a quick detour into Spanish CMBS. Watts explains: "As a percentage of
GDP, Spanish household sector has debts of 85% and housing-related debts
equivalent to around 65% of GDP. Indeed, including loans for
residential development (commercial real estate lending), total
housing-sector related lending is equivalent to 104% of GDP, nearly
double where it was in 2003. That means that we estimate that Spanish property developers have debt equivalent to almost 30% of GDP."
This is simply another massive risk overhang that the banks never
offloaded, and has so far flown very successfully beneath the radar. Yet
unlike RMBS, the ECB does not accept CMBS as collateral against refi ops, leading one to scratch their head why the banks were so stupid in this particular case.

CreditSights has this last warning to add on Spanish development loans:

Given
the US experience with development loans and the fact that much of this
developer-related lending was no doubt focused on the worst affected
markets - retirement and vacation properties - we think these loans are
probably performing more poorly than the ordinary residential mortgage
lending that we track within our RMBS sample. As a result, our sample may understate the true scale of problem loans within the Spanish banking sector.

Worried yet?

As
to the actual results of CreditSights broader analysis of , the chart
below summarizes that as the deterioration in Spanish unemployment
accelerated, delinquencies remained somewhat flat, primarily courtesy of
a collapsing Euribor rate. As we have pointed out recently, now that
the LTRO has matured, Euribor and Libor have only one way to go: up.

So
back to the split between caja-originated mortgage versus those issued
by the large banks, Watts confirms that there is a material
underperformance when it comes to Cajas: "the most obvious takeaway is
that mortgages originated by cajas have been running at higher
delinquency levels than mortgages originated by Spain's commercial banks
for at least the part four years." The chart below demonstrates just
how much worse the Cajas books' are, even based on doctored public data,
than banks:

The
key question posed by Watts, and whose answer is truly troubling, is
the following: what is driving the volatility in the caja's mortgage
performance. The explanation offered: "we believe this phenomenon might
be partially explained by the removal of delinquent mortgages from
Spanish RMBS pools by the originating bank during the first and second
quarters of 2009. Mortgage repayments exhibited a dramatic rise during
this period. The average repayment rate on securitised caja-mortgages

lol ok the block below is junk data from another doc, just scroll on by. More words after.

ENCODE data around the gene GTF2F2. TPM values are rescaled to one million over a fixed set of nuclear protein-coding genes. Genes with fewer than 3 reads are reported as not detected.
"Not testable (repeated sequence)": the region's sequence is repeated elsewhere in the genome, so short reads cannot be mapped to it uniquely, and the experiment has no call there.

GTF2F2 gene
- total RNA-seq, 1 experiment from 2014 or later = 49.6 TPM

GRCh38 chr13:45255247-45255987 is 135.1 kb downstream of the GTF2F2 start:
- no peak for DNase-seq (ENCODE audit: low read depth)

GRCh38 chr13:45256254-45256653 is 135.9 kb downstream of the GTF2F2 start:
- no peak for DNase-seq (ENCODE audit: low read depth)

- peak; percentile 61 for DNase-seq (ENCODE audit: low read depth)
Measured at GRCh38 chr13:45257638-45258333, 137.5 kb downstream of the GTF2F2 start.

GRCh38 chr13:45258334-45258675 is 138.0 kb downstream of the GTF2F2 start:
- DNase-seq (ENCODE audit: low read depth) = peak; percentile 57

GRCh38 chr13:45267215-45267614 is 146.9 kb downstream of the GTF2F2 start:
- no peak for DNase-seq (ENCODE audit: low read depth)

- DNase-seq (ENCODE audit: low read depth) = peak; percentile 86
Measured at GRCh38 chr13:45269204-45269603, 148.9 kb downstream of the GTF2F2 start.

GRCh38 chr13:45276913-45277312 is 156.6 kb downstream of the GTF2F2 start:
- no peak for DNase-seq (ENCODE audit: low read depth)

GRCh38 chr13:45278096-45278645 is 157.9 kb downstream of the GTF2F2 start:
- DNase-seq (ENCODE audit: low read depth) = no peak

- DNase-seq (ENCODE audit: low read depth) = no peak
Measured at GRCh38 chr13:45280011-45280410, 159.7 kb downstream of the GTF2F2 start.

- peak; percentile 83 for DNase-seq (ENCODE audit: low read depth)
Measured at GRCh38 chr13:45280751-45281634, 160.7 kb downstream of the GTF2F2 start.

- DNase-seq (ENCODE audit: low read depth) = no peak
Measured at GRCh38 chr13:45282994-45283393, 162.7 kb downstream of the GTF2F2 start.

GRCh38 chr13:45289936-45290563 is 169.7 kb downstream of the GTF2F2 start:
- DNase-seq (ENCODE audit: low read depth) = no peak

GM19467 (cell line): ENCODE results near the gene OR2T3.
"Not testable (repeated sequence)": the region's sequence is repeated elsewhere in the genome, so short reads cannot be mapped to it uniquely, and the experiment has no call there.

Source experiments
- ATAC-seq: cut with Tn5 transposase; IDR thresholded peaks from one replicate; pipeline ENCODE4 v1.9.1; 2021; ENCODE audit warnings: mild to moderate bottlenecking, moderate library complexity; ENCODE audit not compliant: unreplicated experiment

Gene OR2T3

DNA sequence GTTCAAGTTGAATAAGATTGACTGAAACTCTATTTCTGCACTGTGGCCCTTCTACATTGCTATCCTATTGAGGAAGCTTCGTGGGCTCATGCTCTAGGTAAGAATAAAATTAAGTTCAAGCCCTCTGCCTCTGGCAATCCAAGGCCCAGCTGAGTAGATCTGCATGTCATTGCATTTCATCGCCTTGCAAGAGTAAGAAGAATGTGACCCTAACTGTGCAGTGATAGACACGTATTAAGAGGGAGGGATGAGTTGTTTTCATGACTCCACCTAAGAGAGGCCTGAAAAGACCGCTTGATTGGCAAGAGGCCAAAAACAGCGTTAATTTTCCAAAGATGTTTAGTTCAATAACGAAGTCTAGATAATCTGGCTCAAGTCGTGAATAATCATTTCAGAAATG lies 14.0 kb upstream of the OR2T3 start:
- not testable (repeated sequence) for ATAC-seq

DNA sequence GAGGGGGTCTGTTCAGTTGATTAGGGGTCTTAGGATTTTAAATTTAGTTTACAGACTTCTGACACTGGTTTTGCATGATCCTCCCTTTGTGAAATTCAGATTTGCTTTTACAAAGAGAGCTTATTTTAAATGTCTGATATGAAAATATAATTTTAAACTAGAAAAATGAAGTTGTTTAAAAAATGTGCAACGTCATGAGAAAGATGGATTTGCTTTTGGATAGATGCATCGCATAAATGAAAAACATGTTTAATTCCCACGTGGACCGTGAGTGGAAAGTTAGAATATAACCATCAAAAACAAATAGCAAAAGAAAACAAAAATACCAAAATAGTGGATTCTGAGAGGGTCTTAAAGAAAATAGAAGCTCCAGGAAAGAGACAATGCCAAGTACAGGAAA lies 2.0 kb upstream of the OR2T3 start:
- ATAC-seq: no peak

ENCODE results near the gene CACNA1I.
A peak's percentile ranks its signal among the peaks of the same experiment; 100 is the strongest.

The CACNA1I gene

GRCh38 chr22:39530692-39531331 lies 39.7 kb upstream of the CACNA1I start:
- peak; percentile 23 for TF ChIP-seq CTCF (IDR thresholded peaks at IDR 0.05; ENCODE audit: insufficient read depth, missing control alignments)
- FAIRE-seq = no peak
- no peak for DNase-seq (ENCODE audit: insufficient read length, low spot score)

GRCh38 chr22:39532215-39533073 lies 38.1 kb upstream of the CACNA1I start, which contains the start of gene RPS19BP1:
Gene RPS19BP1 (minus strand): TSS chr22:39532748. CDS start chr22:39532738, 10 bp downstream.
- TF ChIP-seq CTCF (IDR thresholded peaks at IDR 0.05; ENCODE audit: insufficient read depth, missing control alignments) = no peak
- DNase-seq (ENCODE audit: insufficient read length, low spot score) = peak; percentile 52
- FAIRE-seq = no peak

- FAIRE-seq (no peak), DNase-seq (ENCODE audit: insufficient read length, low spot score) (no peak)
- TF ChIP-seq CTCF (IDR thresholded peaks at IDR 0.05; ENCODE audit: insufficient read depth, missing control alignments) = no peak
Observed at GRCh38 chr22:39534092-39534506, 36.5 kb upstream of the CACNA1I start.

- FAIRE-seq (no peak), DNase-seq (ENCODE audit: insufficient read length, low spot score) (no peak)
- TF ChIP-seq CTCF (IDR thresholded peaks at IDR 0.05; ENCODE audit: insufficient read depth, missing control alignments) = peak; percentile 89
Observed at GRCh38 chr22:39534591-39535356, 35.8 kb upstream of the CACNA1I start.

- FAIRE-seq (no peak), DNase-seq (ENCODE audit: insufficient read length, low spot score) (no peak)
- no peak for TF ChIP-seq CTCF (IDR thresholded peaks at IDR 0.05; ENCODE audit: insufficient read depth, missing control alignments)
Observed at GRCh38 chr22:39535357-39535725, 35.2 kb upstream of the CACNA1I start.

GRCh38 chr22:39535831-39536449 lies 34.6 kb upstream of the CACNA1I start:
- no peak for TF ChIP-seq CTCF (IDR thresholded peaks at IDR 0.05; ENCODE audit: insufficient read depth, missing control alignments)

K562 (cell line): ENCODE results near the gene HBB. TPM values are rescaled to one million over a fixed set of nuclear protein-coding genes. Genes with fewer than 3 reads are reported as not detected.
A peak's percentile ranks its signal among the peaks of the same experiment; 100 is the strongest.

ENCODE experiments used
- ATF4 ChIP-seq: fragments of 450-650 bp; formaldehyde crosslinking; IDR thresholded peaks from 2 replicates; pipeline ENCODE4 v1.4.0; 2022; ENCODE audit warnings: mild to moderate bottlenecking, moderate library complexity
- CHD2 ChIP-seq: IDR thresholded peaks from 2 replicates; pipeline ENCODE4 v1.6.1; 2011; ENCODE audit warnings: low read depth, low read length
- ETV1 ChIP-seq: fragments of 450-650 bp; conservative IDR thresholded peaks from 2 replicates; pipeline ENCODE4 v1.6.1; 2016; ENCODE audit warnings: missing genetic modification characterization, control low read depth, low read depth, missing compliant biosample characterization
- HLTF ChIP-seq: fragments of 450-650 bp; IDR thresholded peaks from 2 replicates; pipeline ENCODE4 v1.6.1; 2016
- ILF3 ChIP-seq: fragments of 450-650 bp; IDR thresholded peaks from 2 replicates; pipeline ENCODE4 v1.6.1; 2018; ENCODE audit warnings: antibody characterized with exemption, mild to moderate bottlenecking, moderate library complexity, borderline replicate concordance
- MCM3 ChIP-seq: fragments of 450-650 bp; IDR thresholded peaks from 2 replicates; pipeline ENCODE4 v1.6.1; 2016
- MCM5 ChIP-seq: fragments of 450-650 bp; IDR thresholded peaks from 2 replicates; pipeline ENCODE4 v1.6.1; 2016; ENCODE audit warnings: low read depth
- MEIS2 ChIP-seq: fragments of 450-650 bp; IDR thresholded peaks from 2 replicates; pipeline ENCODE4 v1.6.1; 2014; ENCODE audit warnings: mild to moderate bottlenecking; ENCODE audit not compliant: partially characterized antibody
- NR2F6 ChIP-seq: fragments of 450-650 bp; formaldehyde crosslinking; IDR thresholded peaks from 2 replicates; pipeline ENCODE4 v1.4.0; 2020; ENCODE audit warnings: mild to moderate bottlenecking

rose by 360 bps from 6.7% in the fourth quarter of 2008 to 10.3% in the
first quarter of 2009."

And the punchline that should shut up "all is well in Spain" apologists once and for all:

We
understand that both cajas and Spanish banks have been supporting their
RMBS by buying some delinquent mortgages out of the pool.

Buying mortgages out of the pool will reduce delinquency rates and will
also boost repayment rates - to the RMBS, the loan is considered to have
been refinanced by the caja. Issuers are not obliged to provide such
support to their RMBS transactions but the rise in delinquencies may
have threatened ratings on retained deals, meaning that they would have
become ineligible as collateral in ECB refinancing operations. By buying
the loans out of the mortgage pool, the cajas would be taking those
weaker loans onto their own books. That means that the current
3.7% serious delinquency rate (the orange line on the right-hand chart
above) may flatter the performance of the cajas' mortgage books and
underestimate their potential losses.

CreditSights concludes with a somewhat much somber bigger picture analysis:

A
further decline in interest rates has for the moment allowed the
aggressive levels of leverage not to implode, despite falling Spanish
wages and rising unemployment.
Indeed, Spanish mortgages are
performing only slightly worse than UK prime loans and are performing
considerably better than UK-performing loans.

But behind
those ostensibly reassuring numbers lurk weaker performance in caja loan
books and the prospect of substantially weaker performance on
non-mortgage lending (i.e., loans to property developers). What's more,
if Spanish government austerity packages have knock-on effects for
Spanish household incomes, most obviously as a result of reductions in
public-sector wages, then this level of mortgage indebtedness will
become less sustainable and would no doubt precipitate further rises in
delinquencies.

And the most dire
side-effect of an avalanche of increasing delinquencies, and the
resultant inability of the cajas to mask the deterioration by buying
back all the worst-performing loans, would be the loss of ECB access. In
the meantime, the cajas would get destroyed as they already are the
proud owners of the very worst loans available: "Any mortgages that
cajas have been purchasing out of their RMBS loan pools could have been
artificially reducing the level of bad loans in RMBS while
simultaneously undermining the quality of cajas own assets" CreditSights
concludes.

Our own conclusion is simpler: got STD CDS yet? And yes, at 264 bps, Spain CDS is cheaper than a deserted Salamanca hotel.